Wednesday, May 16, 2012
The Golden Age of Aviation returned to Gateway National Recreation Area’s Floyd Bennett Field on Saturday, May 5 when the William Fitts Ryan Visitor Center reopened to the public. The visitor center is housed in the former air terminal for New York City’s first municipal airport. Over two days, approximately 750 visitors enjoyed festivities including live music, swing dancing and tours of Gateway's collection of historic aircraft at Hangar B.
“It has taken three years of restoration to get this place to its 1930’s glory,” said Superintendent Linda Canzanelli at the opening ceremony. She also noted that, long before workers picked up their shovels and paintbrushes, NPS employees at Gateway and the Denver Service Center spent years planning the restoration.
The visitor center, named after Rep. William Fitts Ryan, will orient newcomers to Floyd Bennett Field. Paintings and panels depicting modes of transportation from the steam engine to the dirigible have been restored to their 1939 appearance. Exhibits show photos and newsreels from the airfield’s heyday, when aviators such as Amelia Earhardt and Wiley Post took off and landed at the airfield. Children can simulate flying in a mini-airplane or test paper airplanes in the new Discovery Room. Electrical, fire suppression, heating, ventilation and air conditioning systems have been upgraded, while a new elevator has been added for increased accessibility.
Distinguished guests included Rep. Bob Turner, New York City Department of Parks and Recreation Commissioner Adrian Benepe and Northeast Regional Director Dennis Reidenbach. Polly Ryan and Leonard Ryan, the daughter and brother of the late congressman, also witnessed the ceremony.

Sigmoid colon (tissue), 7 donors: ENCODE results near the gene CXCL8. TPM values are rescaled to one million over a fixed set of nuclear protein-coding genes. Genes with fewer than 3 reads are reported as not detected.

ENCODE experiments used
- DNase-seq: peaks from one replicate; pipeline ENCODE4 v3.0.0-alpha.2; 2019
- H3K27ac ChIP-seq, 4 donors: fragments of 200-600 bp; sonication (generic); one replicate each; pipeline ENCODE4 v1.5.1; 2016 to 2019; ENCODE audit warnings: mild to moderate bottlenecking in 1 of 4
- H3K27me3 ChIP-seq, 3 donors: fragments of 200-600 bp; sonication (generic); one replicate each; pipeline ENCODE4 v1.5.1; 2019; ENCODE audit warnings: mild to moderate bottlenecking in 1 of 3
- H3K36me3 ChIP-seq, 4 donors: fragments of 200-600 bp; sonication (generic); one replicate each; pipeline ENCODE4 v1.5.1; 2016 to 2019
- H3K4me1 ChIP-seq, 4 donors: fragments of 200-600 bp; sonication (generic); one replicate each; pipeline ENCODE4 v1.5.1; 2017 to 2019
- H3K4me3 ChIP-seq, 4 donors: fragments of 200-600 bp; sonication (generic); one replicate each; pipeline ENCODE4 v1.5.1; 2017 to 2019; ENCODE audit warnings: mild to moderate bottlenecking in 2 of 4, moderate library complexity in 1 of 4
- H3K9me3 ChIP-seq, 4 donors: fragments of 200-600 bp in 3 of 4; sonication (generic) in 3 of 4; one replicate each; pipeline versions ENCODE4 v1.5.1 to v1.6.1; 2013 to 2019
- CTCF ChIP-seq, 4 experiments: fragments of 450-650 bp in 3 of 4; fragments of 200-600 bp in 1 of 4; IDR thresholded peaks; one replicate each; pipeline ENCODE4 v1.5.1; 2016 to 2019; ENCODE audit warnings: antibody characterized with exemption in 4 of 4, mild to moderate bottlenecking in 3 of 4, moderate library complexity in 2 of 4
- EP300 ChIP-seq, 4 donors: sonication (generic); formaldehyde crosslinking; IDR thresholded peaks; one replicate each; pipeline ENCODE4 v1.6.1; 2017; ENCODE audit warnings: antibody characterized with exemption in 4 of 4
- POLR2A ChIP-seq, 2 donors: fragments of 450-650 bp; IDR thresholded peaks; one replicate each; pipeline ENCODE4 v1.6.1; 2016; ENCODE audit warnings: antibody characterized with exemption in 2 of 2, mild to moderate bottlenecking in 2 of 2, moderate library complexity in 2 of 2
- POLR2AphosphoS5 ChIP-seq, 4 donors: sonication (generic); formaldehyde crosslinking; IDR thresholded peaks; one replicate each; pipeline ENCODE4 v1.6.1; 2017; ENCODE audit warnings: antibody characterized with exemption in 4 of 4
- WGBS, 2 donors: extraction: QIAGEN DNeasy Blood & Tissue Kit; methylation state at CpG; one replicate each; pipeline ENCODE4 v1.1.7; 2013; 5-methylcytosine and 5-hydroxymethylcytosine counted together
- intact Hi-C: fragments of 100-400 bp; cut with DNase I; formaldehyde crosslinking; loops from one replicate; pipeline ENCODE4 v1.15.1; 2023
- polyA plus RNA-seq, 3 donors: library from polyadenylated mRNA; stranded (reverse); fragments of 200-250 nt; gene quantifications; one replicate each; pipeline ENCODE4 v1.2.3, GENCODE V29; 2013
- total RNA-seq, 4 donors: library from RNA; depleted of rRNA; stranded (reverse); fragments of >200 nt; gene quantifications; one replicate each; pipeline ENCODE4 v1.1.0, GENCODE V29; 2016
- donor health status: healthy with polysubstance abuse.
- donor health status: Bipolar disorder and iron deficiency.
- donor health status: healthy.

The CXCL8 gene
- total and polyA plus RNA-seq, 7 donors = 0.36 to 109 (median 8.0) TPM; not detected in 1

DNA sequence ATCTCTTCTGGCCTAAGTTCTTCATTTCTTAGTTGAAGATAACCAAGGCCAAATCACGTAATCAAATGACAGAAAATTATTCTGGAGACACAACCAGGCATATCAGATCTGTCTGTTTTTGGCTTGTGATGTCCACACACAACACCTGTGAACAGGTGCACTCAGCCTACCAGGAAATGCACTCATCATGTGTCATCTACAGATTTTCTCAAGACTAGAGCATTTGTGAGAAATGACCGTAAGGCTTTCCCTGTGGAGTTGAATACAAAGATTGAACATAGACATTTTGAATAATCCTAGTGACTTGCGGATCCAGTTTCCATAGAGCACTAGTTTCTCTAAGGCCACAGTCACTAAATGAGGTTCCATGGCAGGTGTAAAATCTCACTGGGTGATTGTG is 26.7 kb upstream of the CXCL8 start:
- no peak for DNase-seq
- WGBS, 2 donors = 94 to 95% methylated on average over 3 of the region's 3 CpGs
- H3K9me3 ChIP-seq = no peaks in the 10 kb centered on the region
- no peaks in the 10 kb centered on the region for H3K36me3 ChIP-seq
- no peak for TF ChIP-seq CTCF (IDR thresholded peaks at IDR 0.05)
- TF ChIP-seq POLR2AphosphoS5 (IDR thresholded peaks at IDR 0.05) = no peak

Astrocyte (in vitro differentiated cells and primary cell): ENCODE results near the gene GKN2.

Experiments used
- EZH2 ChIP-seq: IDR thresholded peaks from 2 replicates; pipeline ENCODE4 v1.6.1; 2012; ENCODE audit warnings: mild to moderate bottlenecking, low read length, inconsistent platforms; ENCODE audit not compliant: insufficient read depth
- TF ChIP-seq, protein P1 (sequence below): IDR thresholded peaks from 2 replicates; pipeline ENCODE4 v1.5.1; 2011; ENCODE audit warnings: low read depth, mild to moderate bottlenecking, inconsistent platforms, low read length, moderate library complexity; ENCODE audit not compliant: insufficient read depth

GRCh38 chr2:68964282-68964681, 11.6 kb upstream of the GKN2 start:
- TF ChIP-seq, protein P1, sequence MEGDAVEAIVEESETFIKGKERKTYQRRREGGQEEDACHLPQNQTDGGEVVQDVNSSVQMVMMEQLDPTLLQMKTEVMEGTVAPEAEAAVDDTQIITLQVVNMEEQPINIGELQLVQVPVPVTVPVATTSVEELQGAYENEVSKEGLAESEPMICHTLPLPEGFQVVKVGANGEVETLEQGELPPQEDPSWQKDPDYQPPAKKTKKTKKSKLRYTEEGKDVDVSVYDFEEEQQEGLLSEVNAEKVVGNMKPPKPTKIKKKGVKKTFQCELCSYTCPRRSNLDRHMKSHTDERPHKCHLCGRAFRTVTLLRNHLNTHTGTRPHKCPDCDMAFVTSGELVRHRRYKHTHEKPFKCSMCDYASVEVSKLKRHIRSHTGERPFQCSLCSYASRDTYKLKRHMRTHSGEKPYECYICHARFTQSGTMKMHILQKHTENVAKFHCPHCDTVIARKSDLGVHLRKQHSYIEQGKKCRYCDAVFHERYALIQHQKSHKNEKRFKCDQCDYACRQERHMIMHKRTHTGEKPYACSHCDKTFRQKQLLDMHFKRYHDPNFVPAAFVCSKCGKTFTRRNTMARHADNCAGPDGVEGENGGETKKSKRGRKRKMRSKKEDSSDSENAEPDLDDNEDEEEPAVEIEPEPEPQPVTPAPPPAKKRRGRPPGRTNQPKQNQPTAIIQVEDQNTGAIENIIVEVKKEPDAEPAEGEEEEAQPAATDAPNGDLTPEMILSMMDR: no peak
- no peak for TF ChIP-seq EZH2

“This famed airfield was not only a place where airplanes took flight,” said Reidenbach, “but where dreams caught wings and became reality.” Just Floyd Bennett Field was once the destination for pioneers in flight, today’s adventurers can go birding, biking, hiking and kayaking while they learn about aviation’s Golden Age.
The restoration project, contracted and managed by the National Park Service’s Denver Service Center, was funded by a $4.8 million grant from the Department of Defense. Recreation fee money provided an extra $1.2 million to complete the restoration. Several members of the Denver staff flew out to see the reopening.
The following day, the adventures of aviator Wiley Post were honored with the christening of a full-scale replica of the “Winnie Mae,” the Lockheed 5C Vega used by Post when he flew solo around the world. For seven years, HARP volunteers Dante DeMille and Hank Iken led the effort to build the replica from scratch based on a scale model. No plans for the plane are known to exist for the original craft. A second aircraft was christened as well: the N2S2 Steadman, a biplane used to train pilots.
The reopening also allowed the public to see HARP’s next major project, the C-47 Skytrain. This former Army cargo plane, which saw service in Italy at the end of World War II, is one of 40 New York City history projects competing in the National Trust’s Partners in Preservation contest. The top three organizations receiving the most votes will be awarded full funding for their projects. HARP would use the funds to remove corrosion to the metalwork, re-skin degraded flight surfaces and prepare the craft to be painted in an historically accurate manner. Voters can register through the PiP website at http://partnersinpreservation.com/ or vote via Facebook.